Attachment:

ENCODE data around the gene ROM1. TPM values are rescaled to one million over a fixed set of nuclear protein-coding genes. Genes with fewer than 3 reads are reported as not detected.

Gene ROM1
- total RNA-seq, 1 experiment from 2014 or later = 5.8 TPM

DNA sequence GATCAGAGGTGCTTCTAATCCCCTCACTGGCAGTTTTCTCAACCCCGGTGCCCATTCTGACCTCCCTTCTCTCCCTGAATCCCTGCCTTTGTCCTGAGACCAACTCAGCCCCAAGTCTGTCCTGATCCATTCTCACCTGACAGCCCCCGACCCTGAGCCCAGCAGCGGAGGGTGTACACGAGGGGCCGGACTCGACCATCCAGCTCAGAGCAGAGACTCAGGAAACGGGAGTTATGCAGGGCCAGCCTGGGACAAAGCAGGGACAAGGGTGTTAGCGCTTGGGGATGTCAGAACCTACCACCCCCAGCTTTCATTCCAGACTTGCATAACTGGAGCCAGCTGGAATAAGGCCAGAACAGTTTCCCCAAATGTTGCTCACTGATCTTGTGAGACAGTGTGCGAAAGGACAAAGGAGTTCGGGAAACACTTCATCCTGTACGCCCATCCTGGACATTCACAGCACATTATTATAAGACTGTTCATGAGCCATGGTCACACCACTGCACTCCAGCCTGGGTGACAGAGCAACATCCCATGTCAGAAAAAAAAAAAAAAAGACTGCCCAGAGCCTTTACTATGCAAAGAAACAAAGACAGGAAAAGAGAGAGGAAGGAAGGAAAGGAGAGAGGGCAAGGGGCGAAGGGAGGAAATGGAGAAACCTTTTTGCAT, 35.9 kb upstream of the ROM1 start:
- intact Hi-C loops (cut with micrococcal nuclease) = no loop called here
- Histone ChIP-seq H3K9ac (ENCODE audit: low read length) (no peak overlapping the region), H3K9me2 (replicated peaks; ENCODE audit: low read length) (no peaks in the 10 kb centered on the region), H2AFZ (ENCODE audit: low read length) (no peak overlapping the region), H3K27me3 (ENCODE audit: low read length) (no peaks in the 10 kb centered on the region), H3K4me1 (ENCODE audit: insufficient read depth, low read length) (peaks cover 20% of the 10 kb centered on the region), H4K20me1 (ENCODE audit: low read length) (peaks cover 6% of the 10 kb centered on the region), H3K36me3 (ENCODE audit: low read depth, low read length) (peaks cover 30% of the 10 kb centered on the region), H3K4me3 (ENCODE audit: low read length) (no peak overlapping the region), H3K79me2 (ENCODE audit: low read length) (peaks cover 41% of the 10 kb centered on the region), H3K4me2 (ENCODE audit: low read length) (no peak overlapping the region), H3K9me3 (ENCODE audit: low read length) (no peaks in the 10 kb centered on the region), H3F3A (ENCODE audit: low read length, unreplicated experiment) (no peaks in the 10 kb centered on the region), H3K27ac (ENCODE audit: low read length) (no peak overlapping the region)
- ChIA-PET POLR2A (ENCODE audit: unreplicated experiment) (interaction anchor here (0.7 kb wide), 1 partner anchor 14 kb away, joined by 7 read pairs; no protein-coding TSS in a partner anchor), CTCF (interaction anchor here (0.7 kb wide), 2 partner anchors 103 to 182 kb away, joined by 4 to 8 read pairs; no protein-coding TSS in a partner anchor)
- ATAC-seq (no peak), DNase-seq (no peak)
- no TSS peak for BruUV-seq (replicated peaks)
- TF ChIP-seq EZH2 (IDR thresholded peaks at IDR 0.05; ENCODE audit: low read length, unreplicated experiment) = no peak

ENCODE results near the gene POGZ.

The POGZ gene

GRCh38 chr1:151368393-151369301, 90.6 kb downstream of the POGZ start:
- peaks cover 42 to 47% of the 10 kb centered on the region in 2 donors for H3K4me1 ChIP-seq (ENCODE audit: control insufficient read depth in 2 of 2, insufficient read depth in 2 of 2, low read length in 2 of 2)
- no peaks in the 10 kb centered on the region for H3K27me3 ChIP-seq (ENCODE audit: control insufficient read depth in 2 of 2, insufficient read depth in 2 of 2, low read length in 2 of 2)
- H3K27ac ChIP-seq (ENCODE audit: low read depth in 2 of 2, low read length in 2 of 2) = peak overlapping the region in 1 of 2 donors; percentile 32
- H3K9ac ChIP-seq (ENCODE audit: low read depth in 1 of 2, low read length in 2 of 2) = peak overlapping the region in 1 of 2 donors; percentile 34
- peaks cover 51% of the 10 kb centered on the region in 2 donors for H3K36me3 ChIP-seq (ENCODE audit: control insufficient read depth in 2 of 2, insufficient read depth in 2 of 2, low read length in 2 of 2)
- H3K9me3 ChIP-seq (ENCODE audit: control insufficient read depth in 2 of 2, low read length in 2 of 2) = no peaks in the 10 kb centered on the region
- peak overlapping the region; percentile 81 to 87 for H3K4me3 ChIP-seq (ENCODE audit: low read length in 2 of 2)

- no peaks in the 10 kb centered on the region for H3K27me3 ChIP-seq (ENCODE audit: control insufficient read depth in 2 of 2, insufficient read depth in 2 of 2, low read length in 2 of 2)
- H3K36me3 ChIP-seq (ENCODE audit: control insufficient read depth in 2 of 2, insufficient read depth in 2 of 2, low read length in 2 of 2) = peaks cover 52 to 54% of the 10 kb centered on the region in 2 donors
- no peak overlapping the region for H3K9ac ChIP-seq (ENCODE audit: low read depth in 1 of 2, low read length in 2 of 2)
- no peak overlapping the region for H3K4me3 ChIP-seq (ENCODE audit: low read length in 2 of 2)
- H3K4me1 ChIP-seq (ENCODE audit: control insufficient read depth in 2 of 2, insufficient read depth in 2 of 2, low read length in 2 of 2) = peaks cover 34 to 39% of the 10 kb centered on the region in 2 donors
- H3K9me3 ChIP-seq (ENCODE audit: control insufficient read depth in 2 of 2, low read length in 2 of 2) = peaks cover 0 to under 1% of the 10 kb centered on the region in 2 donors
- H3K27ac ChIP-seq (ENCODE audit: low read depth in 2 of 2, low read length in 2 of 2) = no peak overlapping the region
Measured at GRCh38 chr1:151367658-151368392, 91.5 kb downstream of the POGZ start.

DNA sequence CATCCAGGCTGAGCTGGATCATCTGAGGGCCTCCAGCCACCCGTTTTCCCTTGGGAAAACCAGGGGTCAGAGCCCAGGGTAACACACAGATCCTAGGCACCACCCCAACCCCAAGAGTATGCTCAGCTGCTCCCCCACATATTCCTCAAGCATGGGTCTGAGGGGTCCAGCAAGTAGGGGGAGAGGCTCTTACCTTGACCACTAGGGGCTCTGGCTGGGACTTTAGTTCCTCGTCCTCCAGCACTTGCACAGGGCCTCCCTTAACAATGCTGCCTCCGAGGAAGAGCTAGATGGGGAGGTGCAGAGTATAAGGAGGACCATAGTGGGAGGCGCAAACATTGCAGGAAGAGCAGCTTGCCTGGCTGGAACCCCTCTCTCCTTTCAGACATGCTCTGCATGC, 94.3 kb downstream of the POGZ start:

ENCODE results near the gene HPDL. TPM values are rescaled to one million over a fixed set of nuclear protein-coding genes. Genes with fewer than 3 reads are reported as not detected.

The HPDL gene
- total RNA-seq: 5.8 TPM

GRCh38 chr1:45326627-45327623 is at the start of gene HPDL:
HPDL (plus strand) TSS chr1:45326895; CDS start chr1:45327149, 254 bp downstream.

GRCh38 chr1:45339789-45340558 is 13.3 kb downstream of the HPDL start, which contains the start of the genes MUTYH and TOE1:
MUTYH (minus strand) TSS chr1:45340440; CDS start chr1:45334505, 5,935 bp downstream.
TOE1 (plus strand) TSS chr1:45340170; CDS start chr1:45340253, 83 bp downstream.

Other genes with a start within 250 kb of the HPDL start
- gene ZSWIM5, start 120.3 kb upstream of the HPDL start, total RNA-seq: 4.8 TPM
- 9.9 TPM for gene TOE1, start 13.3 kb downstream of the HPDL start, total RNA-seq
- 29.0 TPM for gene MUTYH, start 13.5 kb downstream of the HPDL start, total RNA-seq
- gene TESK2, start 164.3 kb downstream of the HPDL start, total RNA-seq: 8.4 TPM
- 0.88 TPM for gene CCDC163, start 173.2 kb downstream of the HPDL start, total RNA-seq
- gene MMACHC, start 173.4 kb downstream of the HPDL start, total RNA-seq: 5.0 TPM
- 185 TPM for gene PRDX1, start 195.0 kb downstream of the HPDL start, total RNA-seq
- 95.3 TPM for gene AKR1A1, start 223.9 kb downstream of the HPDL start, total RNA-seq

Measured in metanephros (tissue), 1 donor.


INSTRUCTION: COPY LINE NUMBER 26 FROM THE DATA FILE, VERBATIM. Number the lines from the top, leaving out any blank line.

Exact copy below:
- H3K9me3 ChIP-seq (ENCODE audit: control insufficient read depth in 2 of 2, low read length in 2 of 2) = peaks cover 0 to under 1% of the 10 kb centered on the region in 2 donors